Learning how to get longevity out of your clothes is best for the planet. So invest in quality and take good care of items. “Learn how to mend your clothes — darn socks and sew buttons so they last longer,” Geraldine Carton says.

Unless you’re a nudist, we all wear clothes and we all shop. But the important thing is to stop thinking of clothes as disposable. Organising swap shops, donating your clothes to charity, and selling items on Depop ensures they don’t end up in landfill.

If there are more treasured items that you don’t want to part with then try upcycling. Karen O’Mahony runs Rag Order, an online tailoring, alterations and upcycling service, and says upcycling clothes with sentimental attachment can breathe new life into them. Think Marge Simpson recycling her Pepto-pink vintage Chanel suit.

“Upcycling is not a cheap alternative to shopping but it makes recycling clothes an event and can turn something in the back of their wardrobe into an investment piece.”

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Learning to mend your clothes will make them last longer

Learning to mend your clothes will make them last longer

Learning to mend your clothes will make them last longer

6) Leave the plastic at the door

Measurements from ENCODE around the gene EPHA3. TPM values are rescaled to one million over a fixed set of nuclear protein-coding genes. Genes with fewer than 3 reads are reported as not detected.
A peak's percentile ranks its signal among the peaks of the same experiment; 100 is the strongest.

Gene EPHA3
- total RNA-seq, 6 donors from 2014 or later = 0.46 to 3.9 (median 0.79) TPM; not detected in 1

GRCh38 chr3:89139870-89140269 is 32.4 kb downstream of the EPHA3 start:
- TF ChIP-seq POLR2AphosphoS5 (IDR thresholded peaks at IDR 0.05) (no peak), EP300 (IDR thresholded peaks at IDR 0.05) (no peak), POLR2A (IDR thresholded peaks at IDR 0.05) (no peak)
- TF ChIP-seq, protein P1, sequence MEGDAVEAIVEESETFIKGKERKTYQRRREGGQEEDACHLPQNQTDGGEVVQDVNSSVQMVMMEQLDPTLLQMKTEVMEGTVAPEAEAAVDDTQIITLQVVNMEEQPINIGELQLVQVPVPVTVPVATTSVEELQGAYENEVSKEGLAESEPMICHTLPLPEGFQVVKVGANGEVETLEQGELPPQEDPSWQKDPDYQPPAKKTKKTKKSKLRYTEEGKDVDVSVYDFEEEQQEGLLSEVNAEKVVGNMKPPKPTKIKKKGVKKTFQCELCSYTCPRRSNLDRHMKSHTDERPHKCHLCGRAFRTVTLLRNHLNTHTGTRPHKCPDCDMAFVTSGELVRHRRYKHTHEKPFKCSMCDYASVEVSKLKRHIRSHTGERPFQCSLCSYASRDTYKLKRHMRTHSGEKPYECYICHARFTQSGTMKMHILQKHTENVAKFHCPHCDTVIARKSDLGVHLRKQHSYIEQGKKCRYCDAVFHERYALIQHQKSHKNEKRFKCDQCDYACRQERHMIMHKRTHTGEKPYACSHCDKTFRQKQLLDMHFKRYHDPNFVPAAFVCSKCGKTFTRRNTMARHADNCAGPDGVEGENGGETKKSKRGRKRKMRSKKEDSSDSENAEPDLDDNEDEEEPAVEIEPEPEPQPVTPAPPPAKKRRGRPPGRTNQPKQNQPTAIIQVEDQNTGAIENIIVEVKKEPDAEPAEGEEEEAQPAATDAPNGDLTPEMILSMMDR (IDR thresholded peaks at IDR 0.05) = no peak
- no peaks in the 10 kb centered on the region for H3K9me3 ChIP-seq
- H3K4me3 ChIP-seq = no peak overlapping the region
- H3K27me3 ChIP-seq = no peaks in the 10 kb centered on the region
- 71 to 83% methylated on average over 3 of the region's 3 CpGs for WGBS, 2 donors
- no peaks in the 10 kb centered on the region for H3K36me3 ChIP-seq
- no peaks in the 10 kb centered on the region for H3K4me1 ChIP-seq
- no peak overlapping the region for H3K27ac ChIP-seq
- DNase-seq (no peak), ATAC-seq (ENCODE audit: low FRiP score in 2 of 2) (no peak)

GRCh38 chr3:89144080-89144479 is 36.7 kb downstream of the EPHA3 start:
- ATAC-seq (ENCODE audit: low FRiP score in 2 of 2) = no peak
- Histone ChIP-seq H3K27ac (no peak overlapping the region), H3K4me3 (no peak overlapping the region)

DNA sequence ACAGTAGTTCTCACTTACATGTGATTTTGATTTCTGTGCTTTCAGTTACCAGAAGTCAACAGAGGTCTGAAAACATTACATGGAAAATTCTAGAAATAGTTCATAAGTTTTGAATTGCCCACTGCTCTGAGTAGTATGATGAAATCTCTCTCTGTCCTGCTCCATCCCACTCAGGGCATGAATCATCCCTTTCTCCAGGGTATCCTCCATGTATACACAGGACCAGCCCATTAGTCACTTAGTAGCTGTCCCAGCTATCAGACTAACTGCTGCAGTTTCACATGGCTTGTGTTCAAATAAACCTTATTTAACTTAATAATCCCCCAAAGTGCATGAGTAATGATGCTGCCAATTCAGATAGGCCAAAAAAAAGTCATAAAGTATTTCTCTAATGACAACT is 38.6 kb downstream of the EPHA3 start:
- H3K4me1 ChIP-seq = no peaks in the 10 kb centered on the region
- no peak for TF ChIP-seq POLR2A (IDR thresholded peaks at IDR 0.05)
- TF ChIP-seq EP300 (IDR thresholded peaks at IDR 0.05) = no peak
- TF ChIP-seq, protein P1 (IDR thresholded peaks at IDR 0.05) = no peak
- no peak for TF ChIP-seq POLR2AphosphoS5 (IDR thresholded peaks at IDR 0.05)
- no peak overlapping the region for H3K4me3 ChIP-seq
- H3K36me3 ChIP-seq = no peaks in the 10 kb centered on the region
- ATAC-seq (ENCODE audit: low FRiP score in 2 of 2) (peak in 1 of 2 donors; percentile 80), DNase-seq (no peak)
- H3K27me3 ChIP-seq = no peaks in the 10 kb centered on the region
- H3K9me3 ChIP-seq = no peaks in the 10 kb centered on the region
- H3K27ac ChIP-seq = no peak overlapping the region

Be aware of packaging when shopping. Most large-chain supermarkets have in-store areas where you can dispose of plastic. This is a very handy way to get rid of waste without clogging up your own green bin at home. Also avoid purchasing gimmicky travel-sized packets of beauty products and toiletries. They may look cute but they are terrible for the planet.

7) Practise, don’t preach

It’s important to talk about the planet and how to protect it with your friends and family – but not in a preachy or moralising way. Sharing tips and tricks on where to get great second-hand baby clothes or pre-loved designer threads will help keep environmental issues at the forefront of our minds.

“Social change happens during those conversations,” Geraldine Carton says. “Just look at the marriage referendum, for example, those discussions between families and friends and groups helped make social change. The same can happen when it comes to sustainability. You want to reach everyone from the fast-fashion hunzos to mums.”

8) Draught-proof your home